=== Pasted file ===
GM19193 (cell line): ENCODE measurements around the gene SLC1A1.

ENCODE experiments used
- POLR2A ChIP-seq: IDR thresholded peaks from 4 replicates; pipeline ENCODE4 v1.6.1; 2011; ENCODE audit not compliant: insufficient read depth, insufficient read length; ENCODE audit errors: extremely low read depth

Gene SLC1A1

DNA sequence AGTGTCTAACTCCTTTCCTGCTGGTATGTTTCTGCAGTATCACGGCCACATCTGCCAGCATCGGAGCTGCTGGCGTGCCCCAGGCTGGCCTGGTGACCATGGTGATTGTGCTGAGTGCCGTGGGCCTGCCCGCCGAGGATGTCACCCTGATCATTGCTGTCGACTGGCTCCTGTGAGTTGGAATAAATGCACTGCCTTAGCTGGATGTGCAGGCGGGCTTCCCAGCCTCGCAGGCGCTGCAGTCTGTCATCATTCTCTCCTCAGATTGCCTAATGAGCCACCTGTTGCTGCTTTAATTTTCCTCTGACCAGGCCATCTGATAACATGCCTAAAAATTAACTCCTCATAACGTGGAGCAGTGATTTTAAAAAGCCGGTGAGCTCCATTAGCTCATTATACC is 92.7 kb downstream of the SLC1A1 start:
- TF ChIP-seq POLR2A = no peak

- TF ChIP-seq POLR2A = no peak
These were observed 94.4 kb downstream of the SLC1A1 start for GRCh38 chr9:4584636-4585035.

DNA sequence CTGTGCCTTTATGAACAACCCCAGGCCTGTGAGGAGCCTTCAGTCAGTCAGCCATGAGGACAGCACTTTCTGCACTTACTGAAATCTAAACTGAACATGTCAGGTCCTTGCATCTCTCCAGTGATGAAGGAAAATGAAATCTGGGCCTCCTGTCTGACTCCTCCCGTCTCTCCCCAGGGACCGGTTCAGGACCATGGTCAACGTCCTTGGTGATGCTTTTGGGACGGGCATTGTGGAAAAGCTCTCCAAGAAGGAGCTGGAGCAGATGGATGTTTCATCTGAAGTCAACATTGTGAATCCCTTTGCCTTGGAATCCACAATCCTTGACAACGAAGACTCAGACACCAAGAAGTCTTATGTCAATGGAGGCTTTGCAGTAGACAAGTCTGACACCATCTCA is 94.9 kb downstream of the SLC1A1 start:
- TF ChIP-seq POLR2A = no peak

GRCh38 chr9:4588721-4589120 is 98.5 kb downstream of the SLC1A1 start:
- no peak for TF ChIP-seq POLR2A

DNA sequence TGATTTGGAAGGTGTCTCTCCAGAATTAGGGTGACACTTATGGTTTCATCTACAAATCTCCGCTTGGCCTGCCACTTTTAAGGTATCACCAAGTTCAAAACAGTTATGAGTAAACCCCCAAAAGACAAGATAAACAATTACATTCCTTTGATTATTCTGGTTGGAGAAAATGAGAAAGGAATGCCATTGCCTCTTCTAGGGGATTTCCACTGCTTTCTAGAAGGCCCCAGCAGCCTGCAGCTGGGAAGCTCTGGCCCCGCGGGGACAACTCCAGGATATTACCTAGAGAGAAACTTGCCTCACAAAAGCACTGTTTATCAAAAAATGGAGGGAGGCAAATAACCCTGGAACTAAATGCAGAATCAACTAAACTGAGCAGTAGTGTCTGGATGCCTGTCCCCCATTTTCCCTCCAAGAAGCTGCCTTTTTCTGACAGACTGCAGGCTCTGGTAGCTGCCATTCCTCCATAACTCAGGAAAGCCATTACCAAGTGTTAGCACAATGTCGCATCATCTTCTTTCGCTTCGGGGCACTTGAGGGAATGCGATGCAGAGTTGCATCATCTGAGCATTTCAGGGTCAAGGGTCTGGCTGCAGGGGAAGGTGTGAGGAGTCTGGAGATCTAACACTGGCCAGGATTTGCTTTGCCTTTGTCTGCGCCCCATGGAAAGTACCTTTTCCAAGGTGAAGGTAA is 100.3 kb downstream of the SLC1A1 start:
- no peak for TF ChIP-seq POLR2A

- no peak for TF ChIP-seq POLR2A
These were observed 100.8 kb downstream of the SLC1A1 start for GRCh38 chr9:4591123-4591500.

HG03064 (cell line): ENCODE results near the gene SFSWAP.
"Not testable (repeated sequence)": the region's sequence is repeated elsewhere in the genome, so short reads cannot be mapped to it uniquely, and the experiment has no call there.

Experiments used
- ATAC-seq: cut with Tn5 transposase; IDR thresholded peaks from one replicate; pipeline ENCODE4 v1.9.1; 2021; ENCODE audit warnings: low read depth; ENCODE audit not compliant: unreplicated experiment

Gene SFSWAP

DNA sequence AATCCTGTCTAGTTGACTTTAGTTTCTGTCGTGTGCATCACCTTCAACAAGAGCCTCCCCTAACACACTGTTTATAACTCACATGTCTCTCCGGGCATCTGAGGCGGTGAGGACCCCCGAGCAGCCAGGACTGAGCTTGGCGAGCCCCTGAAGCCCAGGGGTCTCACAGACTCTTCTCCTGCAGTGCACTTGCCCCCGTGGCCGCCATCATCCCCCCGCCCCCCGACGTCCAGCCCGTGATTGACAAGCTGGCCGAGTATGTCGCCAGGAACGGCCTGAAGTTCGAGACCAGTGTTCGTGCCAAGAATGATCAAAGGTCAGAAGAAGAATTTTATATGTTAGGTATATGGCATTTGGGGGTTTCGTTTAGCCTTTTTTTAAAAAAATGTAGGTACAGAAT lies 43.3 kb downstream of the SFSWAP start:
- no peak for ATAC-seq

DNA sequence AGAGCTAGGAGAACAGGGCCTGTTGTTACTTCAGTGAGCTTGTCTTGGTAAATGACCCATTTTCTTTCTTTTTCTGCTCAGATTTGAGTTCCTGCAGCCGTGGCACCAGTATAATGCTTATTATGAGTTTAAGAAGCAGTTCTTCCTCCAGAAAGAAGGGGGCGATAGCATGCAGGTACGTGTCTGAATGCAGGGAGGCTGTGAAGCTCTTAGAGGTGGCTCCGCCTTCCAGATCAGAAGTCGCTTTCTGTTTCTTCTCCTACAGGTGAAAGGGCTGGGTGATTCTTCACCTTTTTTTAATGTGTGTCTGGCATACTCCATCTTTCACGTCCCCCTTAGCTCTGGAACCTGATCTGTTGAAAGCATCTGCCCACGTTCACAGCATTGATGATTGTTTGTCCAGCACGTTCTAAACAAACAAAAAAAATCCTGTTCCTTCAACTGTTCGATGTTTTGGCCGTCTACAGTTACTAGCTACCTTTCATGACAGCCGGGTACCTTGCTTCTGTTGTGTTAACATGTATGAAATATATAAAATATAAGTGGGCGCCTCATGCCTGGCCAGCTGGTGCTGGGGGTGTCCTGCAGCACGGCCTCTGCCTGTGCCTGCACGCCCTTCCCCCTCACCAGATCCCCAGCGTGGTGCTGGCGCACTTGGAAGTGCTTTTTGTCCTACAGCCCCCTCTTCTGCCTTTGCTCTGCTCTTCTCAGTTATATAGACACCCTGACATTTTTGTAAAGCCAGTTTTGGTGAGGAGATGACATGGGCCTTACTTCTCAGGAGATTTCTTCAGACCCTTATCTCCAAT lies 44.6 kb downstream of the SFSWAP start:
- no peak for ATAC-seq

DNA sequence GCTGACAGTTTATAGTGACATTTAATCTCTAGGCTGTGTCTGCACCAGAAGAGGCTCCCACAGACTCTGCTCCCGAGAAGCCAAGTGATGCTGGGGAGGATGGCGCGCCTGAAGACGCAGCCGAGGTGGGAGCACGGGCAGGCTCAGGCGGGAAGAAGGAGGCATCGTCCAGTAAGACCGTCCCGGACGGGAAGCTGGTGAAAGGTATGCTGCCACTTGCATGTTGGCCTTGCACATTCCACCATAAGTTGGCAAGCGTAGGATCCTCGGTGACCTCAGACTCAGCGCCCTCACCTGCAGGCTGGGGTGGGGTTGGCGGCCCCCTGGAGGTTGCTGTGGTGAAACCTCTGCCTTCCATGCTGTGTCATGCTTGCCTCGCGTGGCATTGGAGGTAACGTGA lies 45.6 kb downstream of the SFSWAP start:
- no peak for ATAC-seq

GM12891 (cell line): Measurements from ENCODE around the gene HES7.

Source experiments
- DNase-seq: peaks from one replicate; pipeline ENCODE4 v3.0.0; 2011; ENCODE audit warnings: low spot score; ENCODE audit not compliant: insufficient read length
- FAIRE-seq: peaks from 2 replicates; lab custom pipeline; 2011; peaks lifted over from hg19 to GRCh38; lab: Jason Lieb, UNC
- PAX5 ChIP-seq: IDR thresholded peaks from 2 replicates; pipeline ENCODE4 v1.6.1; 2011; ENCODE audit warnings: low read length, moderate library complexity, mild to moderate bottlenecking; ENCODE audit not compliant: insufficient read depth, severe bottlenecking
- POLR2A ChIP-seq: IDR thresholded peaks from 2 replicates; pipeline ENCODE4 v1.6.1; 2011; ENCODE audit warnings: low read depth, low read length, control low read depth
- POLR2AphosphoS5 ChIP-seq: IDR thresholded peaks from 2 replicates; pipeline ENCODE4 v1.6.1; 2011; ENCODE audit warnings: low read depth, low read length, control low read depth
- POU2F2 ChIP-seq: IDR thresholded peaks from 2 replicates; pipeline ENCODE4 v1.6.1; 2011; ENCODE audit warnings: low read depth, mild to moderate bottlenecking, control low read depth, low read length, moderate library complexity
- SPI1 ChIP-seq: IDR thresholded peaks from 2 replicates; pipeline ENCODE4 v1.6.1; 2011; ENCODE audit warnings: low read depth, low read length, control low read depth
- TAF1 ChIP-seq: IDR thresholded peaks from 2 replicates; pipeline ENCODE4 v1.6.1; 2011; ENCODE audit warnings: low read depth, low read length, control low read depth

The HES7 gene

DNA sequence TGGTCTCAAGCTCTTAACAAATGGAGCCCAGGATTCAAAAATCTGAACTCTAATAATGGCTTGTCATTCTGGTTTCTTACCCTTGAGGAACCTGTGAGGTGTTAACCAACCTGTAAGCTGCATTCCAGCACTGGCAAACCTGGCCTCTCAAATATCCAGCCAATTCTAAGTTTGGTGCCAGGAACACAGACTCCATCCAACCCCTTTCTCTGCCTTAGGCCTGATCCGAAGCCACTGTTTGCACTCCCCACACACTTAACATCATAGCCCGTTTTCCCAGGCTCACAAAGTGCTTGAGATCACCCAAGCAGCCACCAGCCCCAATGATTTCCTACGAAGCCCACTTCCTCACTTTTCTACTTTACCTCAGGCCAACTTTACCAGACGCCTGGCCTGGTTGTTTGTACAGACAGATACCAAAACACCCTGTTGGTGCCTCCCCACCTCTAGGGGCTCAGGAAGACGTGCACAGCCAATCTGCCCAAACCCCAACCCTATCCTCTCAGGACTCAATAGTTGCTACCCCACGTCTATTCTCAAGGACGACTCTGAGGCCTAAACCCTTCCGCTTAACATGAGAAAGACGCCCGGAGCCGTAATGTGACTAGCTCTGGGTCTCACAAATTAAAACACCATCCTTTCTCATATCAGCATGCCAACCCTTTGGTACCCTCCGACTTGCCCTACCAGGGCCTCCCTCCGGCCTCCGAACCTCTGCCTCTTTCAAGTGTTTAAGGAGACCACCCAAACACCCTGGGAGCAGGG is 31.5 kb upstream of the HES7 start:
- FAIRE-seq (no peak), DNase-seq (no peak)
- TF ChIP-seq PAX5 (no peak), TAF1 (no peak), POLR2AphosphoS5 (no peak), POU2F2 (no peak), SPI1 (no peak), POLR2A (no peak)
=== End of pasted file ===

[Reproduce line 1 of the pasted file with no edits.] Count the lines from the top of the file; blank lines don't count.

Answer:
GM19193 (cell line): ENCODE measurements around the gene SLC1A1.